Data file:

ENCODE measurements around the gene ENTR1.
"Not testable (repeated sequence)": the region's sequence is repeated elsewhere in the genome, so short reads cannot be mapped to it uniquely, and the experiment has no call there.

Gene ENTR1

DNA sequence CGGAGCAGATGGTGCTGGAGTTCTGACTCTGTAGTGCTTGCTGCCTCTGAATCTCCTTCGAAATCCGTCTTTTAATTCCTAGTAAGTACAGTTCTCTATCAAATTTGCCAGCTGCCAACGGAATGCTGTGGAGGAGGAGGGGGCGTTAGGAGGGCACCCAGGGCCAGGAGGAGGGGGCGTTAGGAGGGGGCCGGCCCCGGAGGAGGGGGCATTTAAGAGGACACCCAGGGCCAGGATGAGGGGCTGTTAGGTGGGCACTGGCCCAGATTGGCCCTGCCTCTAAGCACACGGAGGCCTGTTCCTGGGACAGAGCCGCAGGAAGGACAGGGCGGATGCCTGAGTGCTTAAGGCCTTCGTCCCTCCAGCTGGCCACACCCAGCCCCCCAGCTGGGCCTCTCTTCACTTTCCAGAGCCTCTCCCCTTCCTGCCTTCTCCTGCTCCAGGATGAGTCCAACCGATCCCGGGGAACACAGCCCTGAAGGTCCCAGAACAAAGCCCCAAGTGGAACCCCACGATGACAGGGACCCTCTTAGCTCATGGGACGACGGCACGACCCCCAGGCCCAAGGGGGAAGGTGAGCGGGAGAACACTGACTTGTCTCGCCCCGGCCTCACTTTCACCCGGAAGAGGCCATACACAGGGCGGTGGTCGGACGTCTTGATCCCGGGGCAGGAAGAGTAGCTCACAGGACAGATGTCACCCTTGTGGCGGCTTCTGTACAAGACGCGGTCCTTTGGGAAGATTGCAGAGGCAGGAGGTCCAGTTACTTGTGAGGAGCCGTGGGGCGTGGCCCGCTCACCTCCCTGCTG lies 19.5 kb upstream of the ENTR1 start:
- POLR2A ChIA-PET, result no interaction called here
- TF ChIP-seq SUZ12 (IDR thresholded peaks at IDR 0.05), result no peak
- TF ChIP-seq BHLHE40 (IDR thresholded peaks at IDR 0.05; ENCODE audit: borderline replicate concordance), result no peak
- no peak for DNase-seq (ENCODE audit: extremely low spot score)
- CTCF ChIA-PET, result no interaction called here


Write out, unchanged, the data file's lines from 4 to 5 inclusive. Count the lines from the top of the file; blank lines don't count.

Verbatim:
DNA sequence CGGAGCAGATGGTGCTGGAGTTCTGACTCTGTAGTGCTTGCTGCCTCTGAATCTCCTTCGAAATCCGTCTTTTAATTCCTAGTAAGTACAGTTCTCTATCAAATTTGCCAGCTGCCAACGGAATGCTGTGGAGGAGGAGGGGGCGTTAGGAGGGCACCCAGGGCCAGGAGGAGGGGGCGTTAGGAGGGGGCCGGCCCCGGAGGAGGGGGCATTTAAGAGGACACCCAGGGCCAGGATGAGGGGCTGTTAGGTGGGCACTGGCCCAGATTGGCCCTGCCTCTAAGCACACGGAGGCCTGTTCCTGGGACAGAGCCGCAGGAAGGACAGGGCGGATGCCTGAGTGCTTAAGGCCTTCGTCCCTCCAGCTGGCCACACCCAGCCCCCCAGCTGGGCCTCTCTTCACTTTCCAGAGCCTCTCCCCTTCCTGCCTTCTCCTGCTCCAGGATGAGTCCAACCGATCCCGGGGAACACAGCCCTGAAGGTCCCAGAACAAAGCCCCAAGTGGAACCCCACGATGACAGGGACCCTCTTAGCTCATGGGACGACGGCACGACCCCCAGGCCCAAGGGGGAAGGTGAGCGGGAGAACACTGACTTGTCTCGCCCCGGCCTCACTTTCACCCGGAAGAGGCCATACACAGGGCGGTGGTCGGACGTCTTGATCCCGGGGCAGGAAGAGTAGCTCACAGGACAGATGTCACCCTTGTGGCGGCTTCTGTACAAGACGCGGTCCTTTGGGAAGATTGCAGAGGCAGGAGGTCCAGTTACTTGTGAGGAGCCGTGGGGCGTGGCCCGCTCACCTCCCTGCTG lies 19.5 kb upstream of the ENTR1 start:
- POLR2A ChIA-PET, result no interaction called here